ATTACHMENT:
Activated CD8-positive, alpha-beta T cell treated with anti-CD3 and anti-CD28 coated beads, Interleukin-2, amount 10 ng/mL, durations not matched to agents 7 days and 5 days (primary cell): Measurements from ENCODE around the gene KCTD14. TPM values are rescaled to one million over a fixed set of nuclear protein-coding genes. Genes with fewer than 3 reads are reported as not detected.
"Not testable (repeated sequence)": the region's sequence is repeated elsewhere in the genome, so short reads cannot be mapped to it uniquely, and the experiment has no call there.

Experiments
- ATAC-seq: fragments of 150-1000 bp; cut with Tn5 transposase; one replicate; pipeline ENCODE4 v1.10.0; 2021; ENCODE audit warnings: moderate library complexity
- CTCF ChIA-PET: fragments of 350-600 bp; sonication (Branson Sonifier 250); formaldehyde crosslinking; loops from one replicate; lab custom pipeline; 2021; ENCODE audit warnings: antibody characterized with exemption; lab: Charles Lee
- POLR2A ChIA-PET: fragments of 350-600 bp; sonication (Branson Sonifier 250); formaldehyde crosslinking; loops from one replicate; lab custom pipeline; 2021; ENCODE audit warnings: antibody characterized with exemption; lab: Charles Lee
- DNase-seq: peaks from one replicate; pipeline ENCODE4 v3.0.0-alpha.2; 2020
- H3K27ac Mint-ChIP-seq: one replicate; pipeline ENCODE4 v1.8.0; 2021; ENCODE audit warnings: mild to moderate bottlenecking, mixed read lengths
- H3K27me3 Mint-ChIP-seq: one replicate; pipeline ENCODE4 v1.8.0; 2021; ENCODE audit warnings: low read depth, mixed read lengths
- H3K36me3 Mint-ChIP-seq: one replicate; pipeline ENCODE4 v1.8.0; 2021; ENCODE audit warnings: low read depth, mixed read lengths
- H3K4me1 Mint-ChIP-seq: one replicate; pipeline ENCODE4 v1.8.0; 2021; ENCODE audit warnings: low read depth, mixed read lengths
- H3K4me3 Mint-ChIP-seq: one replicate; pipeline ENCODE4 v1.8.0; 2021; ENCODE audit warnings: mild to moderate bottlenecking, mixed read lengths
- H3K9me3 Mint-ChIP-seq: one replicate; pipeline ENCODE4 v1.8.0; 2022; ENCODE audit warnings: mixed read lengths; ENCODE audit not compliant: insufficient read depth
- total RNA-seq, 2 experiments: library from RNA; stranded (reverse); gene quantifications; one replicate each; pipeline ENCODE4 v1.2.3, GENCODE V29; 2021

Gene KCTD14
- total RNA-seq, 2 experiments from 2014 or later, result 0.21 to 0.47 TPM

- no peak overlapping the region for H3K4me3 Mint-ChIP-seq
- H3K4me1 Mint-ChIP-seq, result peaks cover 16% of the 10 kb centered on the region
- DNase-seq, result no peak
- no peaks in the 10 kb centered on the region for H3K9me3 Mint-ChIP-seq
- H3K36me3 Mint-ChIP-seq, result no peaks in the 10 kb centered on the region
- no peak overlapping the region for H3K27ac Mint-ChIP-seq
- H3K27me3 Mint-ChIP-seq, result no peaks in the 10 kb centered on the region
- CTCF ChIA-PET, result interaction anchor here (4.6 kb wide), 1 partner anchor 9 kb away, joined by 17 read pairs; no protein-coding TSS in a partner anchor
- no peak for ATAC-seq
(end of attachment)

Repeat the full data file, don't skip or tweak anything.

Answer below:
Activated CD8-positive, alpha-beta T cell treated with anti-CD3 and anti-CD28 coated beads, Interleukin-2, amount 10 ng/mL, durations not matched to agents 7 days and 5 days (primary cell): Measurements from ENCODE around the gene KCTD14. TPM values are rescaled to one million over a fixed set of nuclear protein-coding genes. Genes with fewer than 3 reads are reported as not detected.
"Not testable (repeated sequence)": the region's sequence is repeated elsewhere in the genome, so short reads cannot be mapped to it uniquely, and the experiment has no call there.

Experiments
- ATAC-seq: fragments of 150-1000 bp; cut with Tn5 transposase; one replicate; pipeline ENCODE4 v1.10.0; 2021; ENCODE audit warnings: moderate library complexity
- CTCF ChIA-PET: fragments of 350-600 bp; sonication (Branson Sonifier 250); formaldehyde crosslinking; loops from one replicate; lab custom pipeline; 2021; ENCODE audit warnings: antibody characterized with exemption; lab: Charles Lee
- POLR2A ChIA-PET: fragments of 350-600 bp; sonication (Branson Sonifier 250); formaldehyde crosslinking; loops from one replicate; lab custom pipeline; 2021; ENCODE audit warnings: antibody characterized with exemption; lab: Charles Lee
- DNase-seq: peaks from one replicate; pipeline ENCODE4 v3.0.0-alpha.2; 2020
- H3K27ac Mint-ChIP-seq: one replicate; pipeline ENCODE4 v1.8.0; 2021; ENCODE audit warnings: mild to moderate bottlenecking, mixed read lengths
- H3K27me3 Mint-ChIP-seq: one replicate; pipeline ENCODE4 v1.8.0; 2021; ENCODE audit warnings: low read depth, mixed read lengths
- H3K36me3 Mint-ChIP-seq: one replicate; pipeline ENCODE4 v1.8.0; 2021; ENCODE audit warnings: low read depth, mixed read lengths
- H3K4me1 Mint-ChIP-seq: one replicate; pipeline ENCODE4 v1.8.0; 2021; ENCODE audit warnings: low read depth, mixed read lengths
- H3K4me3 Mint-ChIP-seq: one replicate; pipeline ENCODE4 v1.8.0; 2021; ENCODE audit warnings: mild to moderate bottlenecking, mixed read lengths
- H3K9me3 Mint-ChIP-seq: one replicate; pipeline ENCODE4 v1.8.0; 2022; ENCODE audit warnings: mixed read lengths; ENCODE audit not compliant: insufficient read depth
- total RNA-seq, 2 experiments: library from RNA; stranded (reverse); gene quantifications; one replicate each; pipeline ENCODE4 v1.2.3, GENCODE V29; 2021

Gene KCTD14
- total RNA-seq, 2 experiments from 2014 or later, result 0.21 to 0.47 TPM

- no peak overlapping the region for H3K4me3 Mint-ChIP-seq
- H3K4me1 Mint-ChIP-seq, result peaks cover 16% of the 10 kb centered on the region
- DNase-seq, result no peak
- no peaks in the 10 kb centered on the region for H3K9me3 Mint-ChIP-seq
- H3K36me3 Mint-ChIP-seq, result no peaks in the 10 kb centered on the region
- no peak overlapping the region for H3K27ac Mint-ChIP-seq
- H3K27me3 Mint-ChIP-seq, result no peaks in the 10 kb centered on the region
- CTCF ChIA-PET, result interaction anchor here (4.6 kb wide), 1 partner anchor 9 kb away, joined by 17 read pairs; no protein-coding TSS in a partner anchor
- no peak for ATAC-seq